If only this was the end of my sorry tale. In June of this year, a message on my cellphone informed “Hakhel” that his court case had been postponed till July 15. Having put the accident behind me, and thinking that the message was obviously not for me, since who in G-d’s name was “Hakhel”, I concluded that they had the wrong number, and felt sorry for the dude who was never informed of the change in date of his court case. Well, another phone call a week later confirmed that “Hakhel” was their way of pronouncing “Sorelle,” and that the message was indeed intended for my ears.

I tried to keep my voice even and calm when I spoke to the clerk, and thanked her for notifying me of the change in date in court case, but that I had no idea that there was even going to be a court case, and if she could please tell me what in G-d’s name she was talking about, I would be ever so grateful. The next five minutes of our conversation revealed that the State of Israel were prosecuting me for poor judgement in an accident that had occurred two years ago. Of course, I had never received the original letter from the court, so this follow-up phone call telling me that the case had been postponed was not exactly helpful. 

You gotta love Israel – the ENTIRE government at the time were being indicted for some crime or another, including the beloved prime minister, Olmert, and the head of the police, and I WAS BEING PROSECUTED FOR POOR JUDGEMENT?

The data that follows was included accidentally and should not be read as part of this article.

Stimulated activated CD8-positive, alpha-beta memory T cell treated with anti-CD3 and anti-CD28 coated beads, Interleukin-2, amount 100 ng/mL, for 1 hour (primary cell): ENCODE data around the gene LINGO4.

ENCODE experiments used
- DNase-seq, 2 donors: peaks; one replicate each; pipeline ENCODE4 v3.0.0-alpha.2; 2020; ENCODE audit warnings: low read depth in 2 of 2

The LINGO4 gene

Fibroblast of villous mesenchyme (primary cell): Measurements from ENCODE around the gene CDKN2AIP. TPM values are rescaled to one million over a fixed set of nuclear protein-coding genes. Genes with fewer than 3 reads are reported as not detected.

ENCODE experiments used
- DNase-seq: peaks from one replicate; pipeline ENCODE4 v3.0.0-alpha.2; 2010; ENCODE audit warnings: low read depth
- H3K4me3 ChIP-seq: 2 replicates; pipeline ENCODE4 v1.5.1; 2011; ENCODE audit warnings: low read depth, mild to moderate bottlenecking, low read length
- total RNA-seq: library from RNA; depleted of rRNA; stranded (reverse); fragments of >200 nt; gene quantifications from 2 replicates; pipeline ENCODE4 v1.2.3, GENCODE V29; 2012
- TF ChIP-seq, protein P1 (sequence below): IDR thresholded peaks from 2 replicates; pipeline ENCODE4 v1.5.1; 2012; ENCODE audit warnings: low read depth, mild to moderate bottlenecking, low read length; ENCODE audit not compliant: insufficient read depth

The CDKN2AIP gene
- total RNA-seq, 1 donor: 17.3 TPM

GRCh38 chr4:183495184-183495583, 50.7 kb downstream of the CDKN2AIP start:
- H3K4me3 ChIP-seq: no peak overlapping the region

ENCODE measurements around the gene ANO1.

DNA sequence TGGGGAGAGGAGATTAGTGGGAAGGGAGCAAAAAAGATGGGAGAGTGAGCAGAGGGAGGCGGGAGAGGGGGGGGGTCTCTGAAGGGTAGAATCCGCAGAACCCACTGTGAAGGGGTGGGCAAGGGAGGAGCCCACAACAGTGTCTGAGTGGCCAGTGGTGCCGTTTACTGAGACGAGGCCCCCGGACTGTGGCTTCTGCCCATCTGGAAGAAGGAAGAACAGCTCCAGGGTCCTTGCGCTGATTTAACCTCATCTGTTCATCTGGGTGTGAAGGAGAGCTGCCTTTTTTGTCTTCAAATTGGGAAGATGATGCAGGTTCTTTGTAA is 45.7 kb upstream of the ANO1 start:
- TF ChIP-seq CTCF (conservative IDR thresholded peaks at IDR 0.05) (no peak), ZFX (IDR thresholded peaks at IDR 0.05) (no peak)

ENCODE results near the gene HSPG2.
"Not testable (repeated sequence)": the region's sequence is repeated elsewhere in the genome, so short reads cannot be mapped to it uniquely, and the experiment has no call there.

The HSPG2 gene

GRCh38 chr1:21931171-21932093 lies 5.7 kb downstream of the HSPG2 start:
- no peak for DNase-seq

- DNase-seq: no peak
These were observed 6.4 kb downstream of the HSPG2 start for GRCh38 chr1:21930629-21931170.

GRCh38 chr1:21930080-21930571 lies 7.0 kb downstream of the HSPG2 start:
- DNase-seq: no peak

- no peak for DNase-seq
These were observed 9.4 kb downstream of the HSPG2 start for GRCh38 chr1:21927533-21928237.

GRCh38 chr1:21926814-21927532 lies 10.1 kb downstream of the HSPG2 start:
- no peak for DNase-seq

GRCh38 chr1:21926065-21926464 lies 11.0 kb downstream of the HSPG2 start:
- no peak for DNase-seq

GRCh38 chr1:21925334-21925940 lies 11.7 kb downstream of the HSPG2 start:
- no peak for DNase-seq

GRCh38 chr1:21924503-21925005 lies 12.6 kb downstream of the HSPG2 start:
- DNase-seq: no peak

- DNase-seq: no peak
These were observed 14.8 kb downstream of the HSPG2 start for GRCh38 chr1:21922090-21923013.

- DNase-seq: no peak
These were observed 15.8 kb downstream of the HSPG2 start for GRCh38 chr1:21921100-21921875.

After recovering from the initial shock, my next phone call was to find a lawyer who could find out from the police what the story was – and what it was that I was being prosecuted for. Apparently, the other driver had not only claimed that his car was a write-off, but that he had to go to hospital because of injuries sustained as a result of the accident. Frustration turned into rage – it’s one thing for this guy to try to get rich out of the accident, but to claim that he was hurt was so outrageous and deceitful, he may as well have been claiming that night was day. My lawyer suggested that we work out some sort of plea bargain with the court, whereby I lose my license for a couple of months (that’s a compromise???), and that would be it.

The lawyer told me that the worst-case scenario would be for them to take away my license for three months, so I wasn’t quite sure why agreeing to them taking away my license for three months was a plea bargain – but he claimed that that was the best he could do given the fact that I was a new driver, and the cards were stacked against me. He did, however, assure me that there would be no fine. Okay, three months without a license – I had lived for this long without a license, life goes on.